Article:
I always tell my students, "It's your yoga; do what you want." I fully believe that...unless it is at the expense of the rest of the class. To me, “yoga etiquette” (if there is such a thing) always comes down to thinking of the greater good: As long as you can ask yourself, “Is what I am doing altering anyone else’s yoga practice in a negative way?" and adjust accordingly, then you are practicing proper yoga etiquette (not that there are any hard-and-fast rules!).
Ultimately, being a harmonious yoga practitioner boils down to respecting three basic things: the air others breathe, people's personal space, and the overall serenity of the class for everyone.
1. Be mindful of the air others' breathe. To some people, perfume or cologne in a small yoga space can be equally as offensive as body odor or flatulence, so try not to douse yourself in scents when you know will be sweating in close proximity to others (and maybe rethink that bean burrito before class). Also keep in mind that if you roll up a wet mat with a towel or stuff your wet yoga clothes into a bag, they will all probably end up with a strong, moldy odor, especially if you leave them rolled up until your next practice. (Click here for some super-easy mat cleaning tips).
2. Respect others' space. Try to keep your mat evenly spaced from your fellow classmates—no one likes to feel like a sardine when it isn’t necessary! If you can, stagger your mat as well so that when you open your arms out to the side, you don’t hit a fellow yogi in the face. Also keep your props and anything you might have close to your own mat and, if possible, leave what you don't need for your practice in the cubbies.
RELATED: It can be hard to sort through all the yoga and gym gear out there. Discover the fitness gear trainers can't live without.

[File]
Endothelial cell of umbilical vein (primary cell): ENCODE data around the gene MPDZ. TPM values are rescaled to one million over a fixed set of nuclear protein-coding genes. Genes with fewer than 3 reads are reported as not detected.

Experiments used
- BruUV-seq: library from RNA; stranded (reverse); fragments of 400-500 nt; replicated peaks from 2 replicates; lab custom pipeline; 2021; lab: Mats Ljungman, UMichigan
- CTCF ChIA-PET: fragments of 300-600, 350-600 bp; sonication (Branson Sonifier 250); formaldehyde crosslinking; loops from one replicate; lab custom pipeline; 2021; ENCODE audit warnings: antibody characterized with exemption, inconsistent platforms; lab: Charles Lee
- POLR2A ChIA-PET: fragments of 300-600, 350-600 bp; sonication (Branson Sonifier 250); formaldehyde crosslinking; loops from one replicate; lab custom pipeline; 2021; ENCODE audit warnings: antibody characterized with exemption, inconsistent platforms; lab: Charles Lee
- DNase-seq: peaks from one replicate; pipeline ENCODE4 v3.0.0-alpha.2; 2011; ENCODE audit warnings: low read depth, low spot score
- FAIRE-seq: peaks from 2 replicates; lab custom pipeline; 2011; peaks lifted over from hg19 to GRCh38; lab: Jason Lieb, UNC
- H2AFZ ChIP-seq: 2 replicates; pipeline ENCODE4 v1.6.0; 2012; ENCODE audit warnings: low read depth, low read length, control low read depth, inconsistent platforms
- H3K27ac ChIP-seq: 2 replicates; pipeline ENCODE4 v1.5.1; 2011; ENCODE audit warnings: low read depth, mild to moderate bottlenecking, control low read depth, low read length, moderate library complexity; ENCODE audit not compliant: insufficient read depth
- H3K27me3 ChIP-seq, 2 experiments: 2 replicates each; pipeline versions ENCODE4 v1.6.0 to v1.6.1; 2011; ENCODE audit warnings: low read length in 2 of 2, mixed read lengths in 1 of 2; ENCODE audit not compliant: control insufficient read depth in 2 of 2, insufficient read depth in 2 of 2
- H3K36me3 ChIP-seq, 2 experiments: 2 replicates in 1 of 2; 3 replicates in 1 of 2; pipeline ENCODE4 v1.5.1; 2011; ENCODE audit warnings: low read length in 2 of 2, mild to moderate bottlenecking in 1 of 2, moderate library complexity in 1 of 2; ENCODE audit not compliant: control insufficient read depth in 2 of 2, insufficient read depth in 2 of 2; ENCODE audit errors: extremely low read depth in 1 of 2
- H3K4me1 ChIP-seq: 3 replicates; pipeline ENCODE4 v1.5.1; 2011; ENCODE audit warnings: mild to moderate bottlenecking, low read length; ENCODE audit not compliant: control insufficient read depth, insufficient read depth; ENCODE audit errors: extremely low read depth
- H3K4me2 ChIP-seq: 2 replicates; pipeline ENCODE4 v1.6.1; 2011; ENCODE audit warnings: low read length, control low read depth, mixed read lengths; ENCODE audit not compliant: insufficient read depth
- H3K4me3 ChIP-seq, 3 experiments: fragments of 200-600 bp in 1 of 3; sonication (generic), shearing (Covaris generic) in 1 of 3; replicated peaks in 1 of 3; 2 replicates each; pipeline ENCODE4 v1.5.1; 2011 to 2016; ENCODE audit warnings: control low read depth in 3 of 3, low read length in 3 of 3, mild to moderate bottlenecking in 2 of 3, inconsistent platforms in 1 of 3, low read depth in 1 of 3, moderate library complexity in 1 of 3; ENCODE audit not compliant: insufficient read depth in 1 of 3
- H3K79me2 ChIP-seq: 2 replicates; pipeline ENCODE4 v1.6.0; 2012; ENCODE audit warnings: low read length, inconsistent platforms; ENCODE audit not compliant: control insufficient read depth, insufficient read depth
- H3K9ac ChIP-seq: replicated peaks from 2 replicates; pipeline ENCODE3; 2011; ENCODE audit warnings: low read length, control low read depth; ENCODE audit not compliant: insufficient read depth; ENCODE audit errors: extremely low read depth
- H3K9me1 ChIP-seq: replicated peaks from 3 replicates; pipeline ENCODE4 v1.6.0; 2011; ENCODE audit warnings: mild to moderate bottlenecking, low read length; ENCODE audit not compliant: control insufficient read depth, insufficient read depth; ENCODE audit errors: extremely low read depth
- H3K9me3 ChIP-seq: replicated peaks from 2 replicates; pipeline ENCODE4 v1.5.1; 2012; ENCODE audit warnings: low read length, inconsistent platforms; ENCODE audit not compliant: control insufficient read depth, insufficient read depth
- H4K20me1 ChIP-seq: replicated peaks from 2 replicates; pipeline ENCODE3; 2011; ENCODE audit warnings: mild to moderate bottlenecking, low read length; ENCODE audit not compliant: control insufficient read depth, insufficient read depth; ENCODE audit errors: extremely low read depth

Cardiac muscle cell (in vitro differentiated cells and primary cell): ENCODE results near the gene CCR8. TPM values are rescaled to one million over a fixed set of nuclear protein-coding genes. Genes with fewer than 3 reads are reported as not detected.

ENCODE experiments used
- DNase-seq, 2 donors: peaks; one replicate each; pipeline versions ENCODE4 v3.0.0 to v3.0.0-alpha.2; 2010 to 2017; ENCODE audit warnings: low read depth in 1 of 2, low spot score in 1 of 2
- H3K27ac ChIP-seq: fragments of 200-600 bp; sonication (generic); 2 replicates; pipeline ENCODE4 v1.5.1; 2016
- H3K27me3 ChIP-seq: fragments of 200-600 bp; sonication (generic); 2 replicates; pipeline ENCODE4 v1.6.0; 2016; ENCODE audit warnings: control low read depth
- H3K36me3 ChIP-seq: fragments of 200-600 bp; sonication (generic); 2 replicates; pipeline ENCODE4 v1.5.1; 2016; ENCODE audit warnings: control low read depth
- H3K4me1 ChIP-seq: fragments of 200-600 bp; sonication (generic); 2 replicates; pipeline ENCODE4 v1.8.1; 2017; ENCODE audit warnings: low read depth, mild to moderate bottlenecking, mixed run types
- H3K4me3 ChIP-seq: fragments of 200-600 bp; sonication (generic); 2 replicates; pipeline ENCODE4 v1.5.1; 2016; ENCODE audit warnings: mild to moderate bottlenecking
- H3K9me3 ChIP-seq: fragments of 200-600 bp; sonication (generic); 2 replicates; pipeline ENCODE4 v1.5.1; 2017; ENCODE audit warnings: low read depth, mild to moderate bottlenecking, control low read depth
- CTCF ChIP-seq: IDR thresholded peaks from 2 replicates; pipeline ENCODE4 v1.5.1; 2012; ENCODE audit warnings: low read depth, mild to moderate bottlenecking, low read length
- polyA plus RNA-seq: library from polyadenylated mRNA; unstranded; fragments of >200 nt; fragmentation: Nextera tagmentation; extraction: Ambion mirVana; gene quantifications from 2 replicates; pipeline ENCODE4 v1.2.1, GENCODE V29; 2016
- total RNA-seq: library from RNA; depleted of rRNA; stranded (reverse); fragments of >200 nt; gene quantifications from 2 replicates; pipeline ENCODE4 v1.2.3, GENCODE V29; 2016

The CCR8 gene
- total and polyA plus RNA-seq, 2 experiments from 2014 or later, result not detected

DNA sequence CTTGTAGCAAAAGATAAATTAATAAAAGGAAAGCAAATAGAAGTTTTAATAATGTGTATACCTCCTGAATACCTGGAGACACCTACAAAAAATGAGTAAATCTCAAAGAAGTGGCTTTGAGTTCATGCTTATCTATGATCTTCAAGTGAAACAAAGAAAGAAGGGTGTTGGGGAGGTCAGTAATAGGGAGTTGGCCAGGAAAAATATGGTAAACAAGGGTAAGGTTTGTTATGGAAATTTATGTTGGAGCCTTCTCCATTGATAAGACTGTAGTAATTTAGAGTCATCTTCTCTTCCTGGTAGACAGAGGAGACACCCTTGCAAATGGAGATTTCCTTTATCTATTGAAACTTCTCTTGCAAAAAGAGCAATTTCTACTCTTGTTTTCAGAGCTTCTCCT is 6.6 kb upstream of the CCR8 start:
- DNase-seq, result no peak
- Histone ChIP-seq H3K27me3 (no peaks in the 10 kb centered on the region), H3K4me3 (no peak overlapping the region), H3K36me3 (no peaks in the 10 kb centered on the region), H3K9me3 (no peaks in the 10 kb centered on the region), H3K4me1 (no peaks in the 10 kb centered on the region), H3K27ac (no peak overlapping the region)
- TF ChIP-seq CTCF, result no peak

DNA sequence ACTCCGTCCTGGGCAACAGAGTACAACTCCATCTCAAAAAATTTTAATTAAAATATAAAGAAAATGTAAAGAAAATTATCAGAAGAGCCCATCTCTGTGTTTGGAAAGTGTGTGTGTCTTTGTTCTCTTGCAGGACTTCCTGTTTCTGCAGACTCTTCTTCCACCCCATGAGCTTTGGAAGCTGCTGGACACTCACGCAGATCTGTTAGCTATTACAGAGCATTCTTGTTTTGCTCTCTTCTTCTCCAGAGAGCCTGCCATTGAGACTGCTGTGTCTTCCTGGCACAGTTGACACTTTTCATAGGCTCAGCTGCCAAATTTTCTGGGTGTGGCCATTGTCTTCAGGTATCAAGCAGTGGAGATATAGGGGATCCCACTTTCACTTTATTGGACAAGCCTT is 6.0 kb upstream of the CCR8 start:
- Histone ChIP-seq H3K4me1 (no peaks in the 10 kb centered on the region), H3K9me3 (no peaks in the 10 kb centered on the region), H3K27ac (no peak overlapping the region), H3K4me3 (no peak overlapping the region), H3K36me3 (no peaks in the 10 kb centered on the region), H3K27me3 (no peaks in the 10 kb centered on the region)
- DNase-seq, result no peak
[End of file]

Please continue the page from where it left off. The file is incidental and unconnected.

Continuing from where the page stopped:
3. Consider the overall atmosphere of the class. The shrill ring of cell phones, running commentary with your friends, and intense grunting can be distracting to your fellow classmates, so try to keep any excess noise to a minimum. While a loud exhale, excited squeal, or occasional giggle is completely normal (it happens to all of us), if you find yourself grunting through an entire class, perhaps have a look at how you are practicing, and see how it feels to approach your practice with the intent to move and breathe with ease. Forcing and pushing aren’t part of yoga—allowing is. (For more help, check out tips for moving and breathing with ease).
Additionally, if you are late for a class or need to leave early, try to be thoughtful and gracious about how you handle it. For example, if you are late for class and someone needs to move their mat to accommodate you, wait for a good time for them, not you. And do your best not to leave during savasana! This is the final relaxation period where everyone gets to soak in all of the incredible benefits from their yoga practice. If you do need to leave class early, inform your instructor when you plan on leaving so he or she can signal you before savasana. This way you can slip out quietly, and you can relax knowing you don't have to constantly check your phone and worry about the time during the class.